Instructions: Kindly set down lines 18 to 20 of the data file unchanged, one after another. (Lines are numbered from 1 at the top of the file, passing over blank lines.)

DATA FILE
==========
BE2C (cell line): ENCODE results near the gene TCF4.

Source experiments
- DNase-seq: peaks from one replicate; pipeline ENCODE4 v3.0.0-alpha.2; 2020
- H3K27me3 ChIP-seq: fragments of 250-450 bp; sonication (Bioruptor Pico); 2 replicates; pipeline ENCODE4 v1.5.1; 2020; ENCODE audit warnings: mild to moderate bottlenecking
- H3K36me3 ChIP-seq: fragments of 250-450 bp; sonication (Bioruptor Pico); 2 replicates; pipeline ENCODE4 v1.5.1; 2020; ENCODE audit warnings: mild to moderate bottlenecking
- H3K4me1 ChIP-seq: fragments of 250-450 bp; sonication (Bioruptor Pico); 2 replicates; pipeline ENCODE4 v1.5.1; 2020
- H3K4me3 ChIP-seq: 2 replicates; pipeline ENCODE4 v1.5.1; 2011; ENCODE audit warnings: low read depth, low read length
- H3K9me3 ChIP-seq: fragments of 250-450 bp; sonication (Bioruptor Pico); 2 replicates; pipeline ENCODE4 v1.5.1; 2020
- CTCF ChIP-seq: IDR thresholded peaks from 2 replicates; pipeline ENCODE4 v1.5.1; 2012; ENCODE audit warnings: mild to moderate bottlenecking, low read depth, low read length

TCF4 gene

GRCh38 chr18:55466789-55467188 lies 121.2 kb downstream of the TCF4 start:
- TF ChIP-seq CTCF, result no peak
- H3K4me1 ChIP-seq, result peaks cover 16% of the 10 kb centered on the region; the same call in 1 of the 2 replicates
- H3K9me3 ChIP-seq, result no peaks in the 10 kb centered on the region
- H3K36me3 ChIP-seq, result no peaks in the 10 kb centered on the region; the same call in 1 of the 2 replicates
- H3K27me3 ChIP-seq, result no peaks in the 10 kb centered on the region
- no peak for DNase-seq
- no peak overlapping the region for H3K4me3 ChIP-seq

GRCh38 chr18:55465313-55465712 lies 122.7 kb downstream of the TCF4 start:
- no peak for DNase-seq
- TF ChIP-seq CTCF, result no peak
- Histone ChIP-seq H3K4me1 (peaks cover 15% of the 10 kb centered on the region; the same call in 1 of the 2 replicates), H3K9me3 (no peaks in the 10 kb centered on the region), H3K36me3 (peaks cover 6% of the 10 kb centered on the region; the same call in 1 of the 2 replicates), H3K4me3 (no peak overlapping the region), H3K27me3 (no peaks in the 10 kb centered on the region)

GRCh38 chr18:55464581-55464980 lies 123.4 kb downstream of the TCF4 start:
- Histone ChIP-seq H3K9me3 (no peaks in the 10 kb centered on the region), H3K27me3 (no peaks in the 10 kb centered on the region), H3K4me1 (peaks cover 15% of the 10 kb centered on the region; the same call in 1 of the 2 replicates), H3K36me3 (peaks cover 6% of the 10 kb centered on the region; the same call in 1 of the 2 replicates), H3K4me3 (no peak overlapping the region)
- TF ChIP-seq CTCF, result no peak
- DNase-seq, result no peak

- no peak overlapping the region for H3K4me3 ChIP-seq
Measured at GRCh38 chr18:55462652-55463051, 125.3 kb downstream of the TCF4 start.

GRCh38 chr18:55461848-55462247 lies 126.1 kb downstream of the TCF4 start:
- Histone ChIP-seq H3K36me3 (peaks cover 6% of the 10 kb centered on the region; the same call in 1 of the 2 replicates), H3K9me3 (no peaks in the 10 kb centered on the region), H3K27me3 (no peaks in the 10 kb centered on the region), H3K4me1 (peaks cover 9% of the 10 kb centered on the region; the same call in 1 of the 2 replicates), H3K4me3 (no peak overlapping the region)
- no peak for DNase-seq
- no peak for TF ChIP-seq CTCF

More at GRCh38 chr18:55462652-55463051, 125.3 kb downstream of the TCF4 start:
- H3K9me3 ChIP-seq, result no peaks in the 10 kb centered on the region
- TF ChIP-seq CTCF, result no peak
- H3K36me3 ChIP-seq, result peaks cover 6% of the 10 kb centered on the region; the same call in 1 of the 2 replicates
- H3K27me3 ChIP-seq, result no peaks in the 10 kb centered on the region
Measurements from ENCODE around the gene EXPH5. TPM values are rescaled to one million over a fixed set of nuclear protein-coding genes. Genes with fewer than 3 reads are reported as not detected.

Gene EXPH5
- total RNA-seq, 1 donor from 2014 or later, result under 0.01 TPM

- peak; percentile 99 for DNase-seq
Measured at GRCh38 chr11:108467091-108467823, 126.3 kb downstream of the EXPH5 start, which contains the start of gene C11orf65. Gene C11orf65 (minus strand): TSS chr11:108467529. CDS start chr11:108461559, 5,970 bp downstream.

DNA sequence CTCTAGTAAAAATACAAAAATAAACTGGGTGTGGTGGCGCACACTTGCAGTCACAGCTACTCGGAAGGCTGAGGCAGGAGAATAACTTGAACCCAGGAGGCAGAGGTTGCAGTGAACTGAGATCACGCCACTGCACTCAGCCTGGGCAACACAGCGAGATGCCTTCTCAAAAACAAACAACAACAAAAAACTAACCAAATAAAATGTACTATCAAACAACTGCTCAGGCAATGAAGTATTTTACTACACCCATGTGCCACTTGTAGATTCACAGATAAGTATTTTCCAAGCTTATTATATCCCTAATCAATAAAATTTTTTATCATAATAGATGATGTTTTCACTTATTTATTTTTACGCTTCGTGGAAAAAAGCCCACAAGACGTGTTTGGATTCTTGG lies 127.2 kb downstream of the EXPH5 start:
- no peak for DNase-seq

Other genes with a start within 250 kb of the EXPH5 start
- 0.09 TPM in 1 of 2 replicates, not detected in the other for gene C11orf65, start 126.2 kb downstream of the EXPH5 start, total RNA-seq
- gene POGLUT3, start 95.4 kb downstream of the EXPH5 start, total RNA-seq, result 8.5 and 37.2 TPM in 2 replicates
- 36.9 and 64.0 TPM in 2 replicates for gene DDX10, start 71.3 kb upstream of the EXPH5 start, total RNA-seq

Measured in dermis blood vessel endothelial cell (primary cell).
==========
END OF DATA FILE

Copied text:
- no peak overlapping the region for H3K4me3 ChIP-seq

GRCh38 chr18:55465313-55465712 lies 122.7 kb downstream of the TCF4 start:
- no peak for DNase-seq